Further, previous research indicates that educational background has a positive impact on pupils’ educational attainment and other academic outcomes (Bukodi & Goldthorpe, 2013), which is supported by the results of the present study. One possible cause for the influence of educational background on pupils’ cognitive well-being could be the benefits of having parents with educational resources, who to a higher degree than others can provide educational support and guidance to their children (Bukodi & Goldthorpe, 2013; Bukodi et al., 2014). It is reasonable to believe that educational resources influences pupils’ cognitive well-being positively, seeing that educational resources tend to influence pupils’ cognitive ability (Svensson, 1964), which in turn is an important aspect for cognitive well-being. When it comes to previous research on the influence of family background on psychological well- being, however, the results are mixed. West and Sweeting (2003) found a relation between parental occupation and pupils’ psychological well-being, while Högberg et al. (2019) found no significant impact of parents’ employment on pupils’ school-related stress, which is in line with the present study. That is, pupils’ school-related worries and stress were not dependent on their family’s educational background. It is reasonable to think that the cause for the non- significant effect of educational background on psychological well-being was that the source of pupils’ worries and stress came from processes in school, which weren’t affected differently by low- or highly educated parents. That is, it is likely that parents had similar short-term expectations regardless of educational level, which could be argued to differ from the effect of highly educated parents on academic outcomes such as educational attainment, that Bukodi and Goldthorpe (2013) note, which thus would be long-term expectations.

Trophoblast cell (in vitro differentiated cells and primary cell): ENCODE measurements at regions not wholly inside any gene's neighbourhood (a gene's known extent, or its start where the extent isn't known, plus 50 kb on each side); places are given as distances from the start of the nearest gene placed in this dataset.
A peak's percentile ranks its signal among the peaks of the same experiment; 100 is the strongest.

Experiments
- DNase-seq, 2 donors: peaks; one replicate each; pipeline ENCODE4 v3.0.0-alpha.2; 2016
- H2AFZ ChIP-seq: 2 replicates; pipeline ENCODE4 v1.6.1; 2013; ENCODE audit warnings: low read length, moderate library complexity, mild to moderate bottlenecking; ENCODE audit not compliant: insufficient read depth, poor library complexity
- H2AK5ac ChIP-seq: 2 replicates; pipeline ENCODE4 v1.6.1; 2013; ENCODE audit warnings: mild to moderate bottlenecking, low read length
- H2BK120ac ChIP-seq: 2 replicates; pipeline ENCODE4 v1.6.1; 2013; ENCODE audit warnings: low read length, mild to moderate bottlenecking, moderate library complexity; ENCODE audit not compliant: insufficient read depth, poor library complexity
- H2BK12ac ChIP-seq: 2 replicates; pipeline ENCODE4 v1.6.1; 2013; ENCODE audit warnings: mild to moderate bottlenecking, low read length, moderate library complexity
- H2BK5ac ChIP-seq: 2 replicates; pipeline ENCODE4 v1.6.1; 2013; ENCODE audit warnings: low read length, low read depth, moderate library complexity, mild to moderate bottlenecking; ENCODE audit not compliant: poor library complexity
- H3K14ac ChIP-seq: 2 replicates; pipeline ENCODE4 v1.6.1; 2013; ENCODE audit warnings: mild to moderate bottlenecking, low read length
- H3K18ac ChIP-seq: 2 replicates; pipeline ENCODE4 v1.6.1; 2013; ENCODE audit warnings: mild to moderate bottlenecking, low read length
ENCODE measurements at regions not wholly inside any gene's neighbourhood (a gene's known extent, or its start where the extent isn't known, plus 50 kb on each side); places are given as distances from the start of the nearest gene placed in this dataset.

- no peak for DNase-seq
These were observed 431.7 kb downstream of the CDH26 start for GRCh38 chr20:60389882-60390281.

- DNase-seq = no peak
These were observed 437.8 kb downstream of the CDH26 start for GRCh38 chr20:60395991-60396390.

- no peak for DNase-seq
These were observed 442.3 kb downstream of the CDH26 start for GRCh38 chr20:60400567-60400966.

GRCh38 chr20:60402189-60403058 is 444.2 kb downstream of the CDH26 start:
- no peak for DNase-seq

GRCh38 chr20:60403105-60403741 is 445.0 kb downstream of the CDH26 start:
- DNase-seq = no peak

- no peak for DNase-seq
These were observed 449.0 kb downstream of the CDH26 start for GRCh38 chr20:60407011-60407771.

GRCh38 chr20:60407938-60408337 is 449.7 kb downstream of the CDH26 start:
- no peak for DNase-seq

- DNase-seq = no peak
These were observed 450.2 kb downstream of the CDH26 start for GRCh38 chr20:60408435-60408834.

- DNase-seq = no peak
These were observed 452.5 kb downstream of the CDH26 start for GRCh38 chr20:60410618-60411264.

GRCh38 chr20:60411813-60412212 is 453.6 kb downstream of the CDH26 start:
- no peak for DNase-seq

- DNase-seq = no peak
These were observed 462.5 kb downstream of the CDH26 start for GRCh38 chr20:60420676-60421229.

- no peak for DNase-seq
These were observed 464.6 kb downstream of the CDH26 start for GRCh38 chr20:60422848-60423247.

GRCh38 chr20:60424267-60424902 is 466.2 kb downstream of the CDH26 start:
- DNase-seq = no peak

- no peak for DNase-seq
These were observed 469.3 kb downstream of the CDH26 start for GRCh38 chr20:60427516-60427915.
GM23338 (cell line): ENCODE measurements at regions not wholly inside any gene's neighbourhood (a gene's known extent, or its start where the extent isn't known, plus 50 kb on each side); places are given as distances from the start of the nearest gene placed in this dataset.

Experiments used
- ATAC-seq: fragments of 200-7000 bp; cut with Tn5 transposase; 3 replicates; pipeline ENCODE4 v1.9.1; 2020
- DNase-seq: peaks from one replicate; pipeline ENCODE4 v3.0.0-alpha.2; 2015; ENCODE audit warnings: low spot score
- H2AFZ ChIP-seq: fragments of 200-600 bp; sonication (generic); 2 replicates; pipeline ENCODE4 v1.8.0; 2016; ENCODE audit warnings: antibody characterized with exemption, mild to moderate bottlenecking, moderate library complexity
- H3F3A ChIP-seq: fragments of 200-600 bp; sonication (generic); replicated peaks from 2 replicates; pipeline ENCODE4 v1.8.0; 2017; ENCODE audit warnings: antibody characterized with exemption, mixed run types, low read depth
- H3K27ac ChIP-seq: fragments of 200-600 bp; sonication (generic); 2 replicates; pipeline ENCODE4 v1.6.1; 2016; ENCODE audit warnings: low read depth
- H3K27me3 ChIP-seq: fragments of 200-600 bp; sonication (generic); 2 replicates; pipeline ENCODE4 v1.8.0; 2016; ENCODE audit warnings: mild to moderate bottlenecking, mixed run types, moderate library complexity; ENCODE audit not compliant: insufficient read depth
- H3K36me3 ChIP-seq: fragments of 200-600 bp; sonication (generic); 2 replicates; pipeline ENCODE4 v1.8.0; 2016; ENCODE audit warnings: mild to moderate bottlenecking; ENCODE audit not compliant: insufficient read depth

In the UK, the WEMWBS has been considered as an appropriate tool to measure mental well-being in different samples, such as overall population samples [9, 11, 12], students [9, 13], teenagers [14, 15], clinical samples [16, 17], and ethnic minority samples . Yet, high values for Cronbach’s alpha led to the suspicion that item redundancy could be an issue for the WEMWBS as well. As a result, the 7-item short WEMWBS (SWEMWBS) was developed [19, 20]. The SWEMWBS has been preferred in terms of its psychometric proper- ties and its convenience for monitoring positive mental health. However, it presents a more restricted definition of mental well-being as it mainly encompasses hedonic items. The WEMWBS may therefore be preferred when content coverage is an issue [19, 20]. It should also be noted that a recent study indicated limited discriminant